We planned to install the water purification plant in August, together with all the peripheral pipework required.
For a change, things went according to plan and, with some help from a friend, the plant was installed and commissioned on 9th August!!!!!
Commissioning the Reverse Osmosis Plant
I’m not sure what I was expecting, but for a most impressive piece of reverse osmosis equipment, it’s remarkably simple to operate.
Soon afterwards, we had an excess of water – the irrigation furrow was allowed to run too high. It hasn’t been maintained over the years, so there were many leaks which resulted in our new orchards being flooded in several places. We’ll just hope the trees don’t suffer from having their roots submerged. The mud is ankle deep, with water flowing all the way down to the bottom dam, so there’s nothing we can do about it until the water levels drop.
July kept us occupied with laying out the pipework for irrigation and then planting the trees we’d ordered:
- assorted citrus (lemons, limes, clementines and blood oranges)
- almonds (12 each of three different varieties, for cross-pollination)
- peaches (3 different varieties, one of which is Culemborg. After having eaten a white peach in France some years ago, I was determined to grow some white peaches)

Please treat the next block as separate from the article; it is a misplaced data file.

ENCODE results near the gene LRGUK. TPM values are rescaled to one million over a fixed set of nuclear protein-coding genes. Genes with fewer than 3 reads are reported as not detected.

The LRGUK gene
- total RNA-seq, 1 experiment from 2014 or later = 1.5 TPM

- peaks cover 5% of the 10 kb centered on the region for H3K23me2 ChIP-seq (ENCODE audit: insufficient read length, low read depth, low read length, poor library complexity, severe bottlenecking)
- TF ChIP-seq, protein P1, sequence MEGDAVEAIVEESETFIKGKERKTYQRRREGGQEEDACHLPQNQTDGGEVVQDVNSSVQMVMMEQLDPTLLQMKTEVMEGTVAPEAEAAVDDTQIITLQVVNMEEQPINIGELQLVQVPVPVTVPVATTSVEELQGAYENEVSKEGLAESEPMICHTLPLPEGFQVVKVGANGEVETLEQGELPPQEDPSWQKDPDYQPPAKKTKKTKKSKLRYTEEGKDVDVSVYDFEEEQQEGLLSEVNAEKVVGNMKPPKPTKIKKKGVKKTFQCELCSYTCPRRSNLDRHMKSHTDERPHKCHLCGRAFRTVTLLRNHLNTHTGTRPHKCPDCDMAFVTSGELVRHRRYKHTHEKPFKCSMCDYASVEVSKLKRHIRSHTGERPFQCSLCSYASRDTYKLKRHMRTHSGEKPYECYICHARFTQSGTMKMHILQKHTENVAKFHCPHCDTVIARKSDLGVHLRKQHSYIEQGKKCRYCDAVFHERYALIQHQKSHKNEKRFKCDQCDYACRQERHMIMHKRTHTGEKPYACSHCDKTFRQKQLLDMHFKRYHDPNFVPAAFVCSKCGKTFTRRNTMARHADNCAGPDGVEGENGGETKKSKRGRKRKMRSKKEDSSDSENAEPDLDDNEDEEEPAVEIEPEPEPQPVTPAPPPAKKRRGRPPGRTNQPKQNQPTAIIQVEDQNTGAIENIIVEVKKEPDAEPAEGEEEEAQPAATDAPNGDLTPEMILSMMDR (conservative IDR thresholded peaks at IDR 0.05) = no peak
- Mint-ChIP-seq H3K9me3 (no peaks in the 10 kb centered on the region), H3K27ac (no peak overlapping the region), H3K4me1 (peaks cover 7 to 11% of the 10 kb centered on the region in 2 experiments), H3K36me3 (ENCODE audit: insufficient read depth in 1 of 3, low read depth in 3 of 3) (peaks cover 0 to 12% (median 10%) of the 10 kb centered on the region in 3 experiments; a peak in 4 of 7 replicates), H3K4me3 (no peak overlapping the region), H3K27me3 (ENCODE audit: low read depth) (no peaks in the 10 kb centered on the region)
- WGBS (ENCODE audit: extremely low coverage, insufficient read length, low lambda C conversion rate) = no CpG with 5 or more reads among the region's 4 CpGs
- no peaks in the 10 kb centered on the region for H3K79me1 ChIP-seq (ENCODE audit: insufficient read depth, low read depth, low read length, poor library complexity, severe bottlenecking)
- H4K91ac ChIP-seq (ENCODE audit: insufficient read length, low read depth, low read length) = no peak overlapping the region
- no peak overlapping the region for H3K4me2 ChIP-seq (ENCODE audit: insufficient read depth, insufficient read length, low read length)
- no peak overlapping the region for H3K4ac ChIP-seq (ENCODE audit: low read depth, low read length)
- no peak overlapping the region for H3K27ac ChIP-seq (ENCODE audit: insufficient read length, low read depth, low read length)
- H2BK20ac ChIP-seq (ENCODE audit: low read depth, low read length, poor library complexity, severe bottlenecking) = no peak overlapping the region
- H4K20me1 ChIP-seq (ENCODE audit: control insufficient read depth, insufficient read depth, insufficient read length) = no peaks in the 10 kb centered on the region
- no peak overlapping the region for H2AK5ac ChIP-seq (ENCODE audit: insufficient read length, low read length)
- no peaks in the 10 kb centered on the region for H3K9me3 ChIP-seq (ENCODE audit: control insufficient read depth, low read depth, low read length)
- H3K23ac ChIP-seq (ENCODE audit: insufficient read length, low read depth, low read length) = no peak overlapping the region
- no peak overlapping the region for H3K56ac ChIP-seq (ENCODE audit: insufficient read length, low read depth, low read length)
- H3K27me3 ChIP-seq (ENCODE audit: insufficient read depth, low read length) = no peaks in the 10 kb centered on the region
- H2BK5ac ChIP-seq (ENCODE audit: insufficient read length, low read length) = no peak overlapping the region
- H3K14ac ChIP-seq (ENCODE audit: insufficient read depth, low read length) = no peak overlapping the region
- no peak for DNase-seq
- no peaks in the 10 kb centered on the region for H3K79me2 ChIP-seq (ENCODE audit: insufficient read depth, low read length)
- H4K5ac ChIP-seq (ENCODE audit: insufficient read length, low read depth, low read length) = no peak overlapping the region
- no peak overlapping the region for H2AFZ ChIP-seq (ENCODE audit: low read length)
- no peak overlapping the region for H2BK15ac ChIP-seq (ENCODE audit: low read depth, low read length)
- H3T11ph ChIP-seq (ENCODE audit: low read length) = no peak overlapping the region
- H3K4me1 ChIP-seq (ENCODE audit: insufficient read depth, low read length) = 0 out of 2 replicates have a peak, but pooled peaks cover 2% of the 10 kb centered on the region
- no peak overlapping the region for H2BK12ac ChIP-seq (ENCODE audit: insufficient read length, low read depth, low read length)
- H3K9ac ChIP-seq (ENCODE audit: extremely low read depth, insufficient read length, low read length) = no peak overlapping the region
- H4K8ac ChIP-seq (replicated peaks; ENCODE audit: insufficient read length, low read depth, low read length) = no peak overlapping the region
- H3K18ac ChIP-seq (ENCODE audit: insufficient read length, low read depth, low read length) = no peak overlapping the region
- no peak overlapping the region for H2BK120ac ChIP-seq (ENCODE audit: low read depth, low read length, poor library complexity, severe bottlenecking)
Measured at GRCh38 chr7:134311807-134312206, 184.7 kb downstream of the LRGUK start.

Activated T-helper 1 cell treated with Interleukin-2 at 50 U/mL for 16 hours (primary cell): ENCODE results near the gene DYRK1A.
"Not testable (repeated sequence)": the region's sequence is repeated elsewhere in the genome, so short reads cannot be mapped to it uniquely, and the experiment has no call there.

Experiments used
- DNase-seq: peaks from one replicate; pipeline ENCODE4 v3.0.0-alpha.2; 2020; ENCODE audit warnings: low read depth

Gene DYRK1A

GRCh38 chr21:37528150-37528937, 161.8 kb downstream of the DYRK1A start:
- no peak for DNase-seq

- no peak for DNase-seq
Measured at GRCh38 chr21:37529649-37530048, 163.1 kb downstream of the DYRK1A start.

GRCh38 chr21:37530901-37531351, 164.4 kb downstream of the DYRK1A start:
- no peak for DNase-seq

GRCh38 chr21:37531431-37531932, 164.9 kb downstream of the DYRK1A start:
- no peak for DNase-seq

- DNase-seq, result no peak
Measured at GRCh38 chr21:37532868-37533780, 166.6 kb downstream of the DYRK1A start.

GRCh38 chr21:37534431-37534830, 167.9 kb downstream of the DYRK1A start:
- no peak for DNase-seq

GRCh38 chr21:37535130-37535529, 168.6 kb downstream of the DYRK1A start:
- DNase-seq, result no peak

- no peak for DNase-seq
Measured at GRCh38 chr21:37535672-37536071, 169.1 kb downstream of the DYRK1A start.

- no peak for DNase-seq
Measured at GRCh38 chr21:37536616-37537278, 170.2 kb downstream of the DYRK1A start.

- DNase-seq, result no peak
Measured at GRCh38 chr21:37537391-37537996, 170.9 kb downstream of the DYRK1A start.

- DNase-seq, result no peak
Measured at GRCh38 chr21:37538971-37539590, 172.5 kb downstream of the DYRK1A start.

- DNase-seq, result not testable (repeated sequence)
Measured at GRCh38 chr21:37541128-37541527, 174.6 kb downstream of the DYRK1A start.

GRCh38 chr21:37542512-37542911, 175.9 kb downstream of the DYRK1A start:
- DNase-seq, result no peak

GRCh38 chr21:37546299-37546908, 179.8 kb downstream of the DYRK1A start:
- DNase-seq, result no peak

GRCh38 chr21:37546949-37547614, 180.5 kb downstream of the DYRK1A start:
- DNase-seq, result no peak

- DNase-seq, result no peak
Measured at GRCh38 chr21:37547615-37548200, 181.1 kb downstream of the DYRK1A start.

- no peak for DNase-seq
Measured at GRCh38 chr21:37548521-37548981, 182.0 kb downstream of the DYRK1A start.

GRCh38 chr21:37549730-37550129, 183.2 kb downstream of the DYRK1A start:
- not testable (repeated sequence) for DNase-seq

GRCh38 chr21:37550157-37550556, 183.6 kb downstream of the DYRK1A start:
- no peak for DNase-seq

- vines (3 different varieties)
Newly planted vines and fruit trees
They are so small, they’re hardly visible in this picture, but now it feels like we’ve really made a start at farming here.
As yet another weekend goes by where Bill is off to Murrayfield & I stay behind, I wait with a sense of anticipation… Our bank loan has finally come through – after months – yes, months (4 to be precise) of to-ing and fro-ing and increasing mounds of paperwork. All this for less than the price of a second hand bakkie.
Be that as it may, Bill is now raring to go with contouring, lime spreading and the once-off rip that will allow the lime to penetrate. We had a worrying moment last night, as it started raining. While rain is always welcome in the Karoo, this time, it’s about two weeks too soon. Let’s hope he can get the earthworks completed before the soil is too sticky.
With a bit of luck, I’ll be up there soon, and will take some photos of the changed landscape.
We already have three dogs. The youngest, at 9 months, is still a pup herself, so the last thing we were considering was another dog. However, these things are not always our decisions to make. Last weekend, Bill found a sopping wet bundle of skin and bones hiding behind a piece of wood propped against a wall on the stoep. It was such a sorry sight he didn’t even recognise it as a pup at first. He dried it off and gave it some food and water. By the rate at which she devoured it, she hadn’t eaten for a very long time. Bill had to go up to Bloemfontein the next day to pick up a bakkie. He left more food & water, and a bucket on it’s side with a blanket for warmth, hoping she’d make it on her own for another couple of days. Here she is after three days.
Still too young to have left her mother, but definitely a survivor. She’s since been to the vet for a general check, deworming & innocculations. She’s also had a bath to remove the last of the mud clinging to her fur. Now that she’s clean, we can see that there’s a lot of sheepdog in her. How she will turn out we will have to wait and see.
We still have no idea how she came to be on our stoep, but she’s here to stay.